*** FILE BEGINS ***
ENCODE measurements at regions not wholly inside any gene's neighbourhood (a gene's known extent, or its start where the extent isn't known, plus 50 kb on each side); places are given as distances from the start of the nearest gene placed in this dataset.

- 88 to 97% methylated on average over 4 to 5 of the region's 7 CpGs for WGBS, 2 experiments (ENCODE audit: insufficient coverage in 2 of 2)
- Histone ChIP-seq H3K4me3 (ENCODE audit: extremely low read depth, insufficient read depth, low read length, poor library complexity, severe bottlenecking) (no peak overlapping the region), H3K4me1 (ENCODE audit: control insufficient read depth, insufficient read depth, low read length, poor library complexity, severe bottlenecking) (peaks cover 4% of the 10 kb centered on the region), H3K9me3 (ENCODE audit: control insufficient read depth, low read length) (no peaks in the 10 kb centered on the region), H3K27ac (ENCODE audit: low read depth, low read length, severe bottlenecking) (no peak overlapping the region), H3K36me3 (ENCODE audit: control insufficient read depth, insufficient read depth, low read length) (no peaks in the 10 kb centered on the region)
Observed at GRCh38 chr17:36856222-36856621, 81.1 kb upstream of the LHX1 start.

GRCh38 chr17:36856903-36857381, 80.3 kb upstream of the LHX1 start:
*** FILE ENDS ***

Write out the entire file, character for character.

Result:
ENCODE measurements at regions not wholly inside any gene's neighbourhood (a gene's known extent, or its start where the extent isn't known, plus 50 kb on each side); places are given as distances from the start of the nearest gene placed in this dataset.

- 88 to 97% methylated on average over 4 to 5 of the region's 7 CpGs for WGBS, 2 experiments (ENCODE audit: insufficient coverage in 2 of 2)
- Histone ChIP-seq H3K4me3 (ENCODE audit: extremely low read depth, insufficient read depth, low read length, poor library complexity, severe bottlenecking) (no peak overlapping the region), H3K4me1 (ENCODE audit: control insufficient read depth, insufficient read depth, low read length, poor library complexity, severe bottlenecking) (peaks cover 4% of the 10 kb centered on the region), H3K9me3 (ENCODE audit: control insufficient read depth, low read length) (no peaks in the 10 kb centered on the region), H3K27ac (ENCODE audit: low read depth, low read length, severe bottlenecking) (no peak overlapping the region), H3K36me3 (ENCODE audit: control insufficient read depth, insufficient read depth, low read length) (no peaks in the 10 kb centered on the region)
Observed at GRCh38 chr17:36856222-36856621, 81.1 kb upstream of the LHX1 start.

GRCh38 chr17:36856903-36857381, 80.3 kb upstream of the LHX1 start: